Densest housing centre in the Western Hemisphere, second only to the Dharavi slums of Mumbai?

The Right Honourable Justin Trudeau, M.P.
Prime Minister of Canada

May 14, 2022

Subject: Request that you pause federal funding for the YNSE until a deal is made public

Dear Prime Minister,

On behalf of the resident and ratepayer groups in York Region and elsewhere in the GTA, listed below, I respectfully request that your government pause payment to the Government of Ontario of your government’s 40% portion of funding for the Yonge North Subway Extension (YNSE) until such time that the Government of Ontario makes public the details of a financial deal it made sometime in 2021-2022 with the owner of lands on either side of Highway 407 at Yonge Street, and until such time that the Government of Ontario meets all conditions and guarantees for funding set forth by your government.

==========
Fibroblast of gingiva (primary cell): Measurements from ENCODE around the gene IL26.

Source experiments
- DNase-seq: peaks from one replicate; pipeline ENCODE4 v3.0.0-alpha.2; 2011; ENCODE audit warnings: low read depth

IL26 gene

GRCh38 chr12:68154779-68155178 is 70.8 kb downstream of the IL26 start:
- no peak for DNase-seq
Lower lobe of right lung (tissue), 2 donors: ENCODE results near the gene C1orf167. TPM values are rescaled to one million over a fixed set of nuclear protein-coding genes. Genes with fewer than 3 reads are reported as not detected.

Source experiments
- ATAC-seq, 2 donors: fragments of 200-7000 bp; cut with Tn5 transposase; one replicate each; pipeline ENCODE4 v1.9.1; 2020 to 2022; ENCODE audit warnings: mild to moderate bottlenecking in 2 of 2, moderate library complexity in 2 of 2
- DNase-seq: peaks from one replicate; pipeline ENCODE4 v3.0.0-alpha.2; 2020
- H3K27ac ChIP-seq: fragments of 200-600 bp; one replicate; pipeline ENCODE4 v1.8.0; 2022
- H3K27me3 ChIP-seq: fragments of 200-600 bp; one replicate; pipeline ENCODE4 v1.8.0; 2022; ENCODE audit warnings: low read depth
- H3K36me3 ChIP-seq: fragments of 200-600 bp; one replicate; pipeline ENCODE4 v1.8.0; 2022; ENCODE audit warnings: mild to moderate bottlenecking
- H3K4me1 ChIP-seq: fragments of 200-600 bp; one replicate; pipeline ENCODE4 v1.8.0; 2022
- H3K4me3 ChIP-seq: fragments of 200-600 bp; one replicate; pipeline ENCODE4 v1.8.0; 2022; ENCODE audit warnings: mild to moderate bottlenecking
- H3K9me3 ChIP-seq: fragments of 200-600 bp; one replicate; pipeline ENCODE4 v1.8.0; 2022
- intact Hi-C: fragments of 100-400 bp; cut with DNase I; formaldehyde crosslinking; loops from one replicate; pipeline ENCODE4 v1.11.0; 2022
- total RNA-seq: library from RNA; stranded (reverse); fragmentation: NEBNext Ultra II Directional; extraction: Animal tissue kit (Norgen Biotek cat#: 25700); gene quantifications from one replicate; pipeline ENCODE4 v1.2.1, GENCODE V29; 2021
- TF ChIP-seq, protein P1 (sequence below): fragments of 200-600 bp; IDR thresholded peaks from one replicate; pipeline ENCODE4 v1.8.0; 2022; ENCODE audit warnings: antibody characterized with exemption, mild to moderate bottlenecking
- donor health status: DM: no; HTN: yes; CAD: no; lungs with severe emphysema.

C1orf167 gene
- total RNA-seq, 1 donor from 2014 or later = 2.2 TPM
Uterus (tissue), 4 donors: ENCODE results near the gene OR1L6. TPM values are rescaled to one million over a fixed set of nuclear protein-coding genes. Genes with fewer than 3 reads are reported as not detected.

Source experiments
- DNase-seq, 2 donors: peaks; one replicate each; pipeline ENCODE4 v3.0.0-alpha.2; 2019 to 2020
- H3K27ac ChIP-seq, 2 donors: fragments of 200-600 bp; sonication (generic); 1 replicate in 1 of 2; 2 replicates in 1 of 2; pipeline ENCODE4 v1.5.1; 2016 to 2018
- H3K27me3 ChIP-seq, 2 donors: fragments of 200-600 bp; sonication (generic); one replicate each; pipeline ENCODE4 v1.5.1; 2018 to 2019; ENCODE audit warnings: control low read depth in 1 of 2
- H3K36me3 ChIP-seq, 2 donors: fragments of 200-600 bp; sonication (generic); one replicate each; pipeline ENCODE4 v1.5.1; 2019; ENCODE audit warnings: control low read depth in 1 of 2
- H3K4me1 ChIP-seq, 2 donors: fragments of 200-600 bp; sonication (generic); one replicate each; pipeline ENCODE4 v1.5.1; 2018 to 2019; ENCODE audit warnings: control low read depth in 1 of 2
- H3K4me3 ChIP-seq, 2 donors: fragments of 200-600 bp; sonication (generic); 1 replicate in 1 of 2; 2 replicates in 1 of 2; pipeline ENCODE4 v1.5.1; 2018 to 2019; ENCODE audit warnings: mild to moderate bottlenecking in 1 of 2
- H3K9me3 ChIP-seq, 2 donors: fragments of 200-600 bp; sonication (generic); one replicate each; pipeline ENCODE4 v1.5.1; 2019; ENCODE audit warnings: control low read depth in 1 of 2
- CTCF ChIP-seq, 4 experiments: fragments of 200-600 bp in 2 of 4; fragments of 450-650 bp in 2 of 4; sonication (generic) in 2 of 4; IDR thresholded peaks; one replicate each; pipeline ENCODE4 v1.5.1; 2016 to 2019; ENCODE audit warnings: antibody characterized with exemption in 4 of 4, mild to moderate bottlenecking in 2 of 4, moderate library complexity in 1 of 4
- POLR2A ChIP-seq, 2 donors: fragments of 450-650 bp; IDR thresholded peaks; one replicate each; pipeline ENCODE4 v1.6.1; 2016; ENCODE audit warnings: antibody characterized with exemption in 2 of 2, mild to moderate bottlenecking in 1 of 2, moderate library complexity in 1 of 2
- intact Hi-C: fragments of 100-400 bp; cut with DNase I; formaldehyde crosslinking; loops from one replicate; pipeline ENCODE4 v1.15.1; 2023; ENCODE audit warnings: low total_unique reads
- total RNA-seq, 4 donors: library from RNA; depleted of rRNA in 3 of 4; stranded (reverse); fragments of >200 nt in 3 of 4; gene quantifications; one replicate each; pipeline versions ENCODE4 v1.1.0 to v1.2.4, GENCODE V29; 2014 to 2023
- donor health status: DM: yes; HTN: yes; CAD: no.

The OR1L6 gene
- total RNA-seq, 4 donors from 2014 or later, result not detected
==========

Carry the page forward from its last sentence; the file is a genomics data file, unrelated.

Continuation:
The specifics of the deal have been hidden from public view, possibly deliberately. They appear to involve the developer paying a significant amount of money to Ontario for Ontario’s portion of the YNSE. In exchange, the developer’s specific land was designated a “Transit Oriented Community” (TOC) and he was given grossly excessive density rights that have dramatically increased the value of his landholding. The matter we take issue with is that the money from the developer for density of this magnitude would normally have gone to the cities of Markham and Richmond Hill to buy parkland. The deal suggests York Region taxpayers are paying, not only their 20% portion for the subway, but also a significant portion, if not all, of Ontario’s agreed 40% portion. In the process, we are being left with a development that will create significant problems for our community. Particularly problematic is that the developer, who appears to be receiving a massive financial gift, is a major donor to the Progressive Conservative Party of Ontario.